To avoid this situation, we recommend assessing the skills and roles required at the start of the project. Once roles and skills are defined, appoint people to new roles or mobilize (train or recruit) competence to ensure that the right people are involved before the implementation starts. It’s far better to prepare recruitment of key individuals than to implement a solution where the responsible individual or key competences is missing.

4. Achieve a quick win and promote it, promote it, promote it

Once the implementation has started, there is always a risk that the energy and persistence decreases, after the initial high energy level at the beginning and during the creative phases of the project. Hence, the implementation phase requires a team with endurance, patience and resilience. Without this the time and effort of the implementation activities are going to be cut short or done with less quality and impact, which will hamper the desired effect of implementing the solution.

Using sprint approach

Avoid turning the implementation plan to a marathon race; instead divide the implementation plan into a series of “sprints”, each with clear goals and effects to achieve. A “sprint approach” will provide an opportunity to achieve “quick wins”, minor goals and effects, by the sprint. Achieving goals early on during the implementation is a great way to promote the achievement and further motivate the new direction and its benefits. Creating success stories out of quick wins is a proven way to deal with doubters and add more energy to the change journey.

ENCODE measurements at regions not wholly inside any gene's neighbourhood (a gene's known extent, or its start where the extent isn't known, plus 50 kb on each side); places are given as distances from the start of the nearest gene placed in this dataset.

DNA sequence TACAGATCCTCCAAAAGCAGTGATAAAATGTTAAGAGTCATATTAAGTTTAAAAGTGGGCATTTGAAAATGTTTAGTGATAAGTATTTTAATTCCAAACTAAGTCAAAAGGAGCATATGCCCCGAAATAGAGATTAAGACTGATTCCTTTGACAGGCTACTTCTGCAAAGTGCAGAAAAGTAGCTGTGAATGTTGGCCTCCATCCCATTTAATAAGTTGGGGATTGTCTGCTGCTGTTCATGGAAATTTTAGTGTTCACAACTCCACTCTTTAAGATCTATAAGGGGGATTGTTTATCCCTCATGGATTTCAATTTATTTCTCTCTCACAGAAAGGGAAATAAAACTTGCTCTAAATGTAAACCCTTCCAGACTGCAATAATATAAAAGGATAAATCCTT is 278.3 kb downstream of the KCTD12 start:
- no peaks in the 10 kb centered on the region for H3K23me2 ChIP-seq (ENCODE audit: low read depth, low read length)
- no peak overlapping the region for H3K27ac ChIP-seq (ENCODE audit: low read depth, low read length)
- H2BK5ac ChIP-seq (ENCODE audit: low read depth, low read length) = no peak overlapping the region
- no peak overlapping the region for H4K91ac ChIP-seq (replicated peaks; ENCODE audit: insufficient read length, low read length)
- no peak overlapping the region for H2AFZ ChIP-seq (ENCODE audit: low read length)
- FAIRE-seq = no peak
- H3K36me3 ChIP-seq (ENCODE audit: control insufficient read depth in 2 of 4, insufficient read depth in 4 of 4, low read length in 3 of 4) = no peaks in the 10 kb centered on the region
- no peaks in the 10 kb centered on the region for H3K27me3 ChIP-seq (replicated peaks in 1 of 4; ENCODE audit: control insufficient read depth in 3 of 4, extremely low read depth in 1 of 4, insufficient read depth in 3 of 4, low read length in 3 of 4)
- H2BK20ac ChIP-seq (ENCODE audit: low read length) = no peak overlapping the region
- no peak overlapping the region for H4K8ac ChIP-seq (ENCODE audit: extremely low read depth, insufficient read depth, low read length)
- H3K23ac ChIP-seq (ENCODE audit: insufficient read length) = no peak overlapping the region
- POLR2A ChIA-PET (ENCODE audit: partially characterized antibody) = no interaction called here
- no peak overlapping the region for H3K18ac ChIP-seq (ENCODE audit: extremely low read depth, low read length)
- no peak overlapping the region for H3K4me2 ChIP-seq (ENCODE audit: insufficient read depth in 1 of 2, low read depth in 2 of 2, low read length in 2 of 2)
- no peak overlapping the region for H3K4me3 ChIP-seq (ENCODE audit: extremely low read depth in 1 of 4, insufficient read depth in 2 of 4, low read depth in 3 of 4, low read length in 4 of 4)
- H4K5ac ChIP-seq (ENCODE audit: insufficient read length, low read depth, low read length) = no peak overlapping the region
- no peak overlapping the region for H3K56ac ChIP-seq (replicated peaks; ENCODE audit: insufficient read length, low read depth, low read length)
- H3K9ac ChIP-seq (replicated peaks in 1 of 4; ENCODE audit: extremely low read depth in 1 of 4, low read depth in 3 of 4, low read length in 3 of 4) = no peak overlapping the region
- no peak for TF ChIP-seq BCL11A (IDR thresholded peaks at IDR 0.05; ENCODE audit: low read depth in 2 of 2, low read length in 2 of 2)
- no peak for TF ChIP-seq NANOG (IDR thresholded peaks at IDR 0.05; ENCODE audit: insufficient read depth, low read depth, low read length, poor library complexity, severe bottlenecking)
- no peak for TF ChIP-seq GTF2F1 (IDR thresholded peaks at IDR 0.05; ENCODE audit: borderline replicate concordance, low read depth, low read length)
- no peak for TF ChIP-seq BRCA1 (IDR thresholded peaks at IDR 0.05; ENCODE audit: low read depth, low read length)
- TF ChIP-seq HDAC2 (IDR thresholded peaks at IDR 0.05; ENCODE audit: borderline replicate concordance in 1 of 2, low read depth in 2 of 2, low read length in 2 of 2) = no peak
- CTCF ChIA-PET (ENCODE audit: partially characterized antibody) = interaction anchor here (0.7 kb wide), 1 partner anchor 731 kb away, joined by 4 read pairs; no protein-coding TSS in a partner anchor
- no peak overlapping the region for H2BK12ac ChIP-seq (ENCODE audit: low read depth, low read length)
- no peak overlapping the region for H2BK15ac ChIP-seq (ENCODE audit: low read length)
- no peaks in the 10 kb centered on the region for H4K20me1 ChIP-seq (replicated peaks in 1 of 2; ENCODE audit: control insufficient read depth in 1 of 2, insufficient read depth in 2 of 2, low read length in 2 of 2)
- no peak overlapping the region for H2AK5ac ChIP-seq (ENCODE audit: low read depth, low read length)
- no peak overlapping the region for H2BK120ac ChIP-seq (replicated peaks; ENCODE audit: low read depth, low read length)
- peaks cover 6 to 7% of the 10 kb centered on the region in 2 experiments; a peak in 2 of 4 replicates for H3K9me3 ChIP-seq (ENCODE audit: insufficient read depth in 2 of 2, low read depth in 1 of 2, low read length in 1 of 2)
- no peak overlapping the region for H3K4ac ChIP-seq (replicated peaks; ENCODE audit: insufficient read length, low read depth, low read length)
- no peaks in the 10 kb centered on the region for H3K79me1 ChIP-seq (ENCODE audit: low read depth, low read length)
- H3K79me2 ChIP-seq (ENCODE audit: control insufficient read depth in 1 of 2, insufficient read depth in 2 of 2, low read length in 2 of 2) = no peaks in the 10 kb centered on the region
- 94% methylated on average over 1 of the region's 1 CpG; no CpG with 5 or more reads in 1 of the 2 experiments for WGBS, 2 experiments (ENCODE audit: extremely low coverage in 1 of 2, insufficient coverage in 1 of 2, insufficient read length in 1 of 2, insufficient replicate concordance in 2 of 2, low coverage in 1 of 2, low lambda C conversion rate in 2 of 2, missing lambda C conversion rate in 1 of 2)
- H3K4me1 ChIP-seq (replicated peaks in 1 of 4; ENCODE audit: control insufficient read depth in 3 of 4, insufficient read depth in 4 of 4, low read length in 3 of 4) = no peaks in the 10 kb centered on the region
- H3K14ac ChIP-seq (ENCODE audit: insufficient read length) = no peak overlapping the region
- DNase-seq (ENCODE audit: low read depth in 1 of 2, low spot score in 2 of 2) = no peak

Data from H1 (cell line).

Besides promoting quick wins, there are many other benefits to this approach: 

The sprint can be applied as a pilot, providing the opportunity to test, evaluate and learn whether the solution or implementation approach is designed in a good way. You also get a controlled scope that limits risks and potential financial downside if the desired effects are not achieved. It also offers the opportunity to involve and mobilize change leaders and ambassadors to scale up the implementation in the next “phase”.